Nightmare on Elm Street (1984)

It’s funny how you perception can changes with time when it comes to certain certain movies. At the tender age of ten years old, when I first set my eyes upon the visage that was Fred Kruger the pizza faced serial child killer and implied diddler, I was immediately converted into a hardcore fan until my late teens, when I kinda fell off the wagon when it came to horror movies. Primarily because so many of the new ones were just awful, I found myself dismissing the genre entirely until very recently. Hence the last time I watched Nightmare on Elm Street, something close to a decade ago now probably, I distinctively recall turning it off around halfway through because I found it being incredibly boring. Yet to my surprise, watching it again now (prompted by the death of Wes Craven) I found myself coming full circle: I was completely captivated by the movie again. It was incredibly creepy and atmospheric to watch, I was stunned. It feels like I’ve fallen in love with the franchise all over again. It couldn’t just be that it was so effective thanks to me watching it midnight, I’m not that impressionable.

There’s so much to like about this movie. It’s well written, it’s so original and imaginative the way it approaches the whole slasher genre, ithas some really good performances, it builds up Freddy and his looming threat perfectly and it actually feels a bit scary. There is a believable, real sense of palpable fear throughout the story until Nancy is finally strong enough to defeat Freddy. And the sexual undertones are brilliantly creepy. The scene where Nancy is sleeping in the bath and Freddy’s gauntlet emerges from the bath water and starts to approach Nancy through her open legs is insanely uncomfortable, not to mention truly iconic scene.

Considering how the movie at this point is over thirty years old, the effects and story still hold up impeccably well. Young Johnny Depp becoming a geyser of blood looked absolutely fantastic and the outline of Freddy’s face and body emerging from the wallpaper above the bed as he’s stalking his next victim at night was genuinely scary in its simplicity. Even the slightly goofy bits, like when Nancy’s friend is being dragged along the ceiling in front of her boyfriend still works. I even found myself enjoying the effect where Freddy stretches both of his hands to inhuman length, as silly and stupid as it looked. It’s almost sad how much the original movies puts the recent Jackie Earle Haley helmed remake to shame in the effects department, not that the plot or most of the acting had much to brag about either, but that entire movie is so terrible it’s best be forgotten entirely. It’s almost unfair to compare the two.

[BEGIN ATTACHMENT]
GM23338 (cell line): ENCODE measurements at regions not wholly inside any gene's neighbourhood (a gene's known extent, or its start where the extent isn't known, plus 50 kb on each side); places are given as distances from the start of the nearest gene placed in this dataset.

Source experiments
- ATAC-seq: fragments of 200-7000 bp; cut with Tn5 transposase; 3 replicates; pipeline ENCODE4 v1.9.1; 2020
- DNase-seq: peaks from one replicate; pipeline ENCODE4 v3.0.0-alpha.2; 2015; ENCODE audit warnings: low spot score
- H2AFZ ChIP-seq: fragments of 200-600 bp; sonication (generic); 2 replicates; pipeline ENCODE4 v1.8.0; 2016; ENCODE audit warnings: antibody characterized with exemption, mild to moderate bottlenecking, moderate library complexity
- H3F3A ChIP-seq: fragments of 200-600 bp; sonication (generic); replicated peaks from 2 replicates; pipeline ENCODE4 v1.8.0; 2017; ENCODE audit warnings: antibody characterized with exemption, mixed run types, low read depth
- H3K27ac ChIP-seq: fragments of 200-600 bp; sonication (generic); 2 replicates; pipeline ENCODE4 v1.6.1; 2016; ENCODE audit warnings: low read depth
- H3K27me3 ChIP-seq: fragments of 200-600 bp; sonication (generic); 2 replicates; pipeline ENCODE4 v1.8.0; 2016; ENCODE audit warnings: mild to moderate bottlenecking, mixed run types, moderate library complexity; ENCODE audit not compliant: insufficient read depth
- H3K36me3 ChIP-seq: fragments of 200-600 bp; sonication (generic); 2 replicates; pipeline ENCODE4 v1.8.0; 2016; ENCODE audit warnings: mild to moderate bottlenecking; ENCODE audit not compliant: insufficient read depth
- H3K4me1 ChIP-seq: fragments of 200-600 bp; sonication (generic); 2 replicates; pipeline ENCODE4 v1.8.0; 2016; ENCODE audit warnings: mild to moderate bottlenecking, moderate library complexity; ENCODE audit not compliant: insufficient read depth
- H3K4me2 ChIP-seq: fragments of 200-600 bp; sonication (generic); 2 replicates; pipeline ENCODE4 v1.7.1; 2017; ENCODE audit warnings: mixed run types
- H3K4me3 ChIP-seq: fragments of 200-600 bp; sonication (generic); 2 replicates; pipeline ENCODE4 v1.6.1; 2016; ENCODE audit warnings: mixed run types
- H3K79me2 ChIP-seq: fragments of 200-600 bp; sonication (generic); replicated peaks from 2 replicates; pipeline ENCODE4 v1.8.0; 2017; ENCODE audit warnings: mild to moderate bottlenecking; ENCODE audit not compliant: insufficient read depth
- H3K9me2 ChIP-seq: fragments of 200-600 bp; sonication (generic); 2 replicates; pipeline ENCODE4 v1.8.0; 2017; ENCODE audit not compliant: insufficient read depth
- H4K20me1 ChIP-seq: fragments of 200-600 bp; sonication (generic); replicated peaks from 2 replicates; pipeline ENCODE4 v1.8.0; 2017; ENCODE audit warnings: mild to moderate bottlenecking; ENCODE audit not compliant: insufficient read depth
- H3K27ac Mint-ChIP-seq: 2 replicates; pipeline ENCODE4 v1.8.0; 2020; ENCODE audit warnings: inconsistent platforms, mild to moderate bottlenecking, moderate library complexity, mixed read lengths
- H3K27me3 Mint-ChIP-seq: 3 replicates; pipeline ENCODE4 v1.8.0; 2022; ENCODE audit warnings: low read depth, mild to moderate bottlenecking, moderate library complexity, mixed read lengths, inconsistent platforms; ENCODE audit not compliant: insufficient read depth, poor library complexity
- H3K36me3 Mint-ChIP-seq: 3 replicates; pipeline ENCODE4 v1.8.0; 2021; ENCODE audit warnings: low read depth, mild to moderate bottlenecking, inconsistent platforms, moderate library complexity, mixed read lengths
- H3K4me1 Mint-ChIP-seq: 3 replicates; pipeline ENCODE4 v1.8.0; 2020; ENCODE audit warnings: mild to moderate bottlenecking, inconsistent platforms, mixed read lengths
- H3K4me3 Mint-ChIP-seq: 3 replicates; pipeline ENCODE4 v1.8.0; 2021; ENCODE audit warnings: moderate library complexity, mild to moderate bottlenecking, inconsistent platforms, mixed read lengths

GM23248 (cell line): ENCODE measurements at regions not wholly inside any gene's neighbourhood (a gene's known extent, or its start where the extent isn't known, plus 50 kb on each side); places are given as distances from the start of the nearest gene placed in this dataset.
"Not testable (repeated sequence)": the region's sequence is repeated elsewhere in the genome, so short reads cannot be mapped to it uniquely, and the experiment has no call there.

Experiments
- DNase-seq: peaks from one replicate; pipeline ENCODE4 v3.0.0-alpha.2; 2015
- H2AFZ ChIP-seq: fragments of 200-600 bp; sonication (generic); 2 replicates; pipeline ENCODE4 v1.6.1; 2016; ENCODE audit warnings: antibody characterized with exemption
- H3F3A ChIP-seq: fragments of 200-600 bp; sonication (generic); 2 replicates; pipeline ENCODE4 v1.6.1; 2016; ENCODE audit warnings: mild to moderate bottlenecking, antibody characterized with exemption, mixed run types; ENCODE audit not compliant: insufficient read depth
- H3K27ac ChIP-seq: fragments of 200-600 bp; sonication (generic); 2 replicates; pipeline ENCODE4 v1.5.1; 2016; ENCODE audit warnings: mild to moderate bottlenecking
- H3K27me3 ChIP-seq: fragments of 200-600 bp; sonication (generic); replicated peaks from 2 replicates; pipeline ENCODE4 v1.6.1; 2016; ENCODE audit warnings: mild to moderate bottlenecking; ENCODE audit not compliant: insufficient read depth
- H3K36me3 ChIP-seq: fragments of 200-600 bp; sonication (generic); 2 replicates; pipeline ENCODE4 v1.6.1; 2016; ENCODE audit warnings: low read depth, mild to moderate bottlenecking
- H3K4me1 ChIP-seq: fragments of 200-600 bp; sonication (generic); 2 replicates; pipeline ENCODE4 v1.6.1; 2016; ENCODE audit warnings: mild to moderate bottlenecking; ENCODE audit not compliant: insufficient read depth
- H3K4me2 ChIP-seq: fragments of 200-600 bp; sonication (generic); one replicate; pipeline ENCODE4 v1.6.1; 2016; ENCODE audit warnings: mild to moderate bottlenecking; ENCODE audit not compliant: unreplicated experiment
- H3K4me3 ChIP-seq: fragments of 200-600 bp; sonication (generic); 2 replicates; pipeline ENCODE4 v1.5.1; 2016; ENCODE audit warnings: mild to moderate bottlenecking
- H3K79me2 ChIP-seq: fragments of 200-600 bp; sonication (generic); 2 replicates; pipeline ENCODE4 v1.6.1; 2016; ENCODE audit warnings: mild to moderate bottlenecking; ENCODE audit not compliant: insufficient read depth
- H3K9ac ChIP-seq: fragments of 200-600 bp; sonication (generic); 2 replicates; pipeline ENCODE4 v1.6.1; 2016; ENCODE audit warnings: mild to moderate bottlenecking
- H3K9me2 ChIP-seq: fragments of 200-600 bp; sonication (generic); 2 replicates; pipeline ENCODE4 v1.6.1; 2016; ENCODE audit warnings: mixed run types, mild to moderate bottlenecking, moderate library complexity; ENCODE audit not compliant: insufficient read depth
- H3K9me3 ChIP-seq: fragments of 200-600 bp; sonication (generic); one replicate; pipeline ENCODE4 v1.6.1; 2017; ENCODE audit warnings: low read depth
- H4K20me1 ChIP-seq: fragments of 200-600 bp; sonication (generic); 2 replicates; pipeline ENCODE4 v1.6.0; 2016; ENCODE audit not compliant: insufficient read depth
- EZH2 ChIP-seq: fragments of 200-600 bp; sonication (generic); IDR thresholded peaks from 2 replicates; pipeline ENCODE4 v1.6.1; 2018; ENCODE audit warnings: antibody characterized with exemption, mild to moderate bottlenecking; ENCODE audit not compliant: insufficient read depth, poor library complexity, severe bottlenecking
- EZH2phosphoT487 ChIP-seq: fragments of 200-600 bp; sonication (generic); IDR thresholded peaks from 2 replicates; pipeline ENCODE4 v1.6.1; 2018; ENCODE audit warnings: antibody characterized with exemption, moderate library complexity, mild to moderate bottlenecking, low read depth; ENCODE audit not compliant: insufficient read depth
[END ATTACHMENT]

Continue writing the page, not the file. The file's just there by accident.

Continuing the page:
Freddy doesn’t really show much of his panache for the tongue in cheek dark humor here, but he’s already got the theatrics part done to a tee. You do already get a small glimpse of the iconic, gleeful malice of Freddy tormenting his victims before going for the kill, and it’s appropriately theatrical and menacing. The numerous dream sequences and the way the transition from being awake to Nancy dreaming were magnificent. Even when you are aware it’s just a dream, the transition from normal daylight school to suddenly ethereal dream space is incredibly smooth and effective. As you might now guess, my favorite dream scene was when Nancy falls asleep in class and she starts following her dead friend down the hallway that ultimately leads her down the stairs to Freddy’s lair. Everything from the fallen leaves on the hallway to the corpse in the bloody body bag being dragged and leaving a blood trail for Nancy to follow, it’s stunning how well composed and shot the entire sequence is, and that’s before you get to the lair where the hissing pipes, ill lid and claustrophobic maze  build a really intense sense of dread as Nancy descends to Freddy’s trap.

This really put me in the mood to watch more Freddy movies again, it genuinely revitalized my passion for the entire franchise. I probably have to cue up Wes’ New Nightmare next before plunging into the other sequels. I just saw the ultra gay second installment Freddy’s Revenge last year so I think I’ll opt out from watching that again. It really isn’t that great, the gay subtext is hilarious but not enough to carry what is very much a hastily done cash in sequel, though the basic idea of Freddy possessing a kid to continue his killing spree and some of the effects like Freddy physically manifesting himself  to the real world through the body of the protagonist (nice effect, complete misstep as a story idea) actually are pretty good. And what better time do jump back to the series than now, what with October and Halloween being just around the corner.

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